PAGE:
Join a thread, start a thread -- it's your chance to sound off!
Social Security Officials Pull The Plug
Agency turns off popular Web site amid privacy fears
WASHINGTON (AllPolitics, April 9) -- The Social Security Administration took its controversial Web site offline today, in response to concerns that snoopers and hackers could gain access to citizens' private information for fraudulent purposes.
Several senators sent a letter to Social Security officials on Tuesday, expressing worry that a section of the Web site which offered information on an individual's annual income and available benefits was vulnerable to misuse.
The decision to take the information offline, at least temporarily, was announced at a news conference this afternoon. Acting Social Security Commissioner John Callahan said the site was shut down at 3 p.m. EDT.
The agency plans to hold public hearings across the U.S. in the next two months on privacy and computer security issues before officials make a final decision on the fate of the Web site, Callahan said.
The section of the Web site, which was placed on the Internet on March 3, was intended to handle some of the millions of citizen requests for that information every year.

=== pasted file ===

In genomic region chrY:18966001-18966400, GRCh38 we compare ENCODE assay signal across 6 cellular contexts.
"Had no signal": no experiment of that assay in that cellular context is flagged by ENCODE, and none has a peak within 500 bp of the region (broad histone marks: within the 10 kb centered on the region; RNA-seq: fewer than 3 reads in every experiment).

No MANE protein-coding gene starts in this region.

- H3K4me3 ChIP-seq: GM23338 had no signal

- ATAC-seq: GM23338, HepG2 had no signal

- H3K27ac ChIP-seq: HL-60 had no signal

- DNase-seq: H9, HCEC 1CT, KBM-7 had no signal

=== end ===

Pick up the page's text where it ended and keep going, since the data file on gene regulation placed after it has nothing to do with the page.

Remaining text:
Among the senators who asked Social Security to turn off the Web site were Sens. Tom Daschle (D-S.D.), William Roth (R-Del.), Daniel Patrick Moynihan (D-N.Y.) and John Chafee (R-R.I.)
USA Today, who reported on the senators' concerns today, quoted Chafee as saying, "I'd characterize this as: intentions good, result bad."
"You don"t want them to go to people that have no business seeing them," said Evan Hendricks of Privacy Times.
In fact, the Internet information -- while it was available -- was probably more secure than the mail. Social Security scrambled it in both directions and required anyone asking to enter five items of information: full name, Social Security number, date of birth, place of birth and mother's maiden name.
Said McMahon: "We wanted to make it accessible to people and there are so many people using the Internet now that this seemed like a really good way to focus service the way our customers wanted."
The records showed what you've earned in Social Security wages each year. Who could want this? It could be ex-spouses, their lawyers, or anyone who wants to know your worth before they sue you, rob you or hire you.
Said Brian Keane of Economic Security 2000: "You want to make sure that only I have access to these records ... when I get my voice mail, only I can use my voice mail ... That's what should be done here."
So far, the system had worked, with no fraud reported, although this week, many people could not get through as publicity about the site caused Internet traffic to jump to 28 times normal levels.CNN's Greg Lefevre contributed to this report.
Copyright © 1997 AllPolitics All Rights Reserved.
Terms under which this information is provided to you.